At around seven in the evening I arrived at the Acapulco Cinema-Theater in Vedado, the neighborhood of the Los Aldeanos rappers Aldo and El B. I had known that it would be necessary to look for tickets days ahead of time because there wouldn’t be the promised passes and the concert would otherwise be sold out.
Though I had no luck, I still wanted to do everything possible to get in and to be there to see the event. Once there, I found good friends in my same situation. We later circulated a pass among ourselves that allowed us to get in and experience the show for ourselves.
My people! How can I describe the despair and controversy that occurred at the concert?
Firstly, outside the theater was a patrol car with camera on the roof; inside were two policemen with a laptop connected to the Internet. There were some older men, apparently from the Party, one of whom proceeded to question my friend Mario asking him to make comments about Fidel and the Cuban Revolution.
All around were adults and youths in plainclothes, some I recognized from when they slipped into the March Against Violence, in addition there were a lot of police and a rumor circulating that a truck loaded with Special Brigade troops was parked a few blocks away.
Fewer people attended than those present had expected, despite this being a Los Aldeanos concert. I’m sure that this had a lot to do with the lack of publicity, since the only advertizing even at the national headquarters of the State sponsor (the Asociación Hermanos Saíz, or AHS) were flyers posted in the bathroom; this is the same thing that is done in cinemas, theaters or restaurants as a form of contingency publicity.
In this same vein, on the cinema’s marquee was billed a performance by the children’s group La Colmenita (the Beehive) and the showing of the movie Sherlock Holmes.
As could be expected in a major concert, there was no lack of frisking, metal detectors and prohibitions of the use of video and photographic cameras, though the public took a ton of pictures and also filmed the show.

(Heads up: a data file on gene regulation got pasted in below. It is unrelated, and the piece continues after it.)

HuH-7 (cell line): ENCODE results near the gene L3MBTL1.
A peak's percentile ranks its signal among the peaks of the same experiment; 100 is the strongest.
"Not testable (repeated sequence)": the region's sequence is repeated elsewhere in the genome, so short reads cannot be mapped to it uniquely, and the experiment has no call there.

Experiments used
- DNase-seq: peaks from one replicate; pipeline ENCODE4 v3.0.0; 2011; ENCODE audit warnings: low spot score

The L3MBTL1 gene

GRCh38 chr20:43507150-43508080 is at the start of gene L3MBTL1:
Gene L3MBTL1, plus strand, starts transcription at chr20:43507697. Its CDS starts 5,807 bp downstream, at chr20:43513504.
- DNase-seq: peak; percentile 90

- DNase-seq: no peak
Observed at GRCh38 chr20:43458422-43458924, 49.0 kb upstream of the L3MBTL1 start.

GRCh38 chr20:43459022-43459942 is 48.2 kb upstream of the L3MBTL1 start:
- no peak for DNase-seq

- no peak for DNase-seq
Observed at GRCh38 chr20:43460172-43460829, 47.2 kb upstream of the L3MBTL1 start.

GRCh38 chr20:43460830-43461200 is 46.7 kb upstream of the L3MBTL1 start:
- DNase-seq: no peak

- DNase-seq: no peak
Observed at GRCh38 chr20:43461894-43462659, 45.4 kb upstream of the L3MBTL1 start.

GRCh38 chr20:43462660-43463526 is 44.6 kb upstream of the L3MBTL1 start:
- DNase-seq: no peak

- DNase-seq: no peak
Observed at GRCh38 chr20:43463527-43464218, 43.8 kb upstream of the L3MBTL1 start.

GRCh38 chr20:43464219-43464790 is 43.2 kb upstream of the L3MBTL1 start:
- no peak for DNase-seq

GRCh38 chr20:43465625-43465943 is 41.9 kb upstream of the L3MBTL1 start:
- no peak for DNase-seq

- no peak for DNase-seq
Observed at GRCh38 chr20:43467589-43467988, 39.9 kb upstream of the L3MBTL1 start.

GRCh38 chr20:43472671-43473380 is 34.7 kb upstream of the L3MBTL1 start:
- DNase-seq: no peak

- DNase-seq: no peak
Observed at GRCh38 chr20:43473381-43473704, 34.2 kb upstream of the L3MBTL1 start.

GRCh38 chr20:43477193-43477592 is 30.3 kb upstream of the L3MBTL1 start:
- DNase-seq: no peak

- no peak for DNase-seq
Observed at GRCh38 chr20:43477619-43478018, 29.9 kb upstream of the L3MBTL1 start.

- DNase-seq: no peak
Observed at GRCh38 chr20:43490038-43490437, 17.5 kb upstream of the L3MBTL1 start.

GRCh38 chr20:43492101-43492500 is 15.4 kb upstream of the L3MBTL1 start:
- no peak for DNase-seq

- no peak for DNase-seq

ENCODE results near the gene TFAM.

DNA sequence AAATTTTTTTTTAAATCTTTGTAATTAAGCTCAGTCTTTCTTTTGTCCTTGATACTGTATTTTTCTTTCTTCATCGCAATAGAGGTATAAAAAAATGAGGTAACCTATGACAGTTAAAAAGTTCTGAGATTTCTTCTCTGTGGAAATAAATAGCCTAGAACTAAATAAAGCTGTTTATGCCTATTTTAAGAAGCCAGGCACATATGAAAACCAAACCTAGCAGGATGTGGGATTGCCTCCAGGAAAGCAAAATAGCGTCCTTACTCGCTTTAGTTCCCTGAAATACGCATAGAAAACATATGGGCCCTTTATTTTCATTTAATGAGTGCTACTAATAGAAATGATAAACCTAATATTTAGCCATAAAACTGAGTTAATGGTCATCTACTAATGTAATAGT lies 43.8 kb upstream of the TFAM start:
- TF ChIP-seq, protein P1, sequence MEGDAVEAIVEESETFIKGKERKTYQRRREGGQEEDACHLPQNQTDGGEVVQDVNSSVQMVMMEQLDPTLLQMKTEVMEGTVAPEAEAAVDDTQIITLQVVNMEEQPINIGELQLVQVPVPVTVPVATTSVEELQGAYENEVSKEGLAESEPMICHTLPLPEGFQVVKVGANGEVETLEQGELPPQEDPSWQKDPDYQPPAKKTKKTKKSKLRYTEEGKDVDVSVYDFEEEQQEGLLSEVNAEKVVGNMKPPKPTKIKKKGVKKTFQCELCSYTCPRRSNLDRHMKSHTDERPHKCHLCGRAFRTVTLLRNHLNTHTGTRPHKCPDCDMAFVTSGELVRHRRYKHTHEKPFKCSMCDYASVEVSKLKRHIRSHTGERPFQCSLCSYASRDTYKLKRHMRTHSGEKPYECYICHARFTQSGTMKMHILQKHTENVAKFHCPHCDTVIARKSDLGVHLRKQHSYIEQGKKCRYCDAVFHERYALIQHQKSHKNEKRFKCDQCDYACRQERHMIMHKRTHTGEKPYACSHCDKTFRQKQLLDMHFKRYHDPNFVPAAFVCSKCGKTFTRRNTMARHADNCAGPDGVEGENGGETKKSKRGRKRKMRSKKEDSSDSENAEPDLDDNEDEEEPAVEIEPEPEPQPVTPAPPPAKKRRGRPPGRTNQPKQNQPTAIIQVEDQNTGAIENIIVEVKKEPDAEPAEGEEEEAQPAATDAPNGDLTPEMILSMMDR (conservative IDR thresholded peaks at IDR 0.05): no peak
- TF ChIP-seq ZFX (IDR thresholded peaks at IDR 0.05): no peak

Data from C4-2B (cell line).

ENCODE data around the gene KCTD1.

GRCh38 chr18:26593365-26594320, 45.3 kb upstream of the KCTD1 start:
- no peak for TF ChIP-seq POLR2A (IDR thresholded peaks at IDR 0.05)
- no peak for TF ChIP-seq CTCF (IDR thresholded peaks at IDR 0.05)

Word had it that AHS had reserved lots of seat…for members of the Cuban Radio and TV Institute and the police; otherwise the capacity of a cinema could have been considered average. In addition, passes had been given out to everyone who had worked to hold the concert in only one week.
Related to this fast-track arranging of the event, according to what a member of the organizing group told me, promotion needs a minimum of 15 days to be carried out. What’s more, though they had made a TV promo for the show, it wasn’t accepted due to the limited time to program it.
At the concert there were people protesting because they had been sold tickets at the box office that were considered fake by the time they got to the door. Some people said that authorized staff had sold them these tickets, but this wasn’t completely certain because in concerts there exist parallel illegal markets of resellers – they buy tickets for 25 pesos ($1 USD) at 7 p.m. sell them at 9 p.m. for $5 CUCs ($6.25 USD).
The opening words of Aldo at the concert were to declare they were not paid, and that they belonged to AHS and to the hearts of the Cuban people. He then announced that this concert was not political and that anyone expecting a concert like that could leave. He added that this was a concert for the Cuban people.
For the Cubans who were absent, they requested a minute of silence, which the public respected.
The guests were “26 Musas” and “Escuadrón Patriota,” which brought together several rappers: Silvito el Libre, El Enano, Soandry de Hermanos de Causa and others.
Near the end, the public requested the song “Cuba Libre,” but the singers responded that they couldn’t sing it because they wanted to go to Colombia.
In this way, he evidenced that they had accepted the conditions of the State so they would be guaranteed a trip that up to now they haven’t received. Could it be that they’ve begun to think about themselves? Then again, what human could resist the temptation that has passed by them so many times? It would be like refusing a lifesaver, though leaving behind the principles that were up to now defended? Like the Cuban people would say —with the same attitude that Aldo criticized in the documentary— “What else could they do? They’re struggling!”
It was as if the AHS was confirming its position by saying, “You never came to see us, if you had come earlier we would have given you free reign and there wouldn’t have been any conflict.”
“We did it!” shouted Aldo, running behind the metal rail erected in front of the cinema. But, as several of us thought to ourselves, “Perhaps they did it to you.”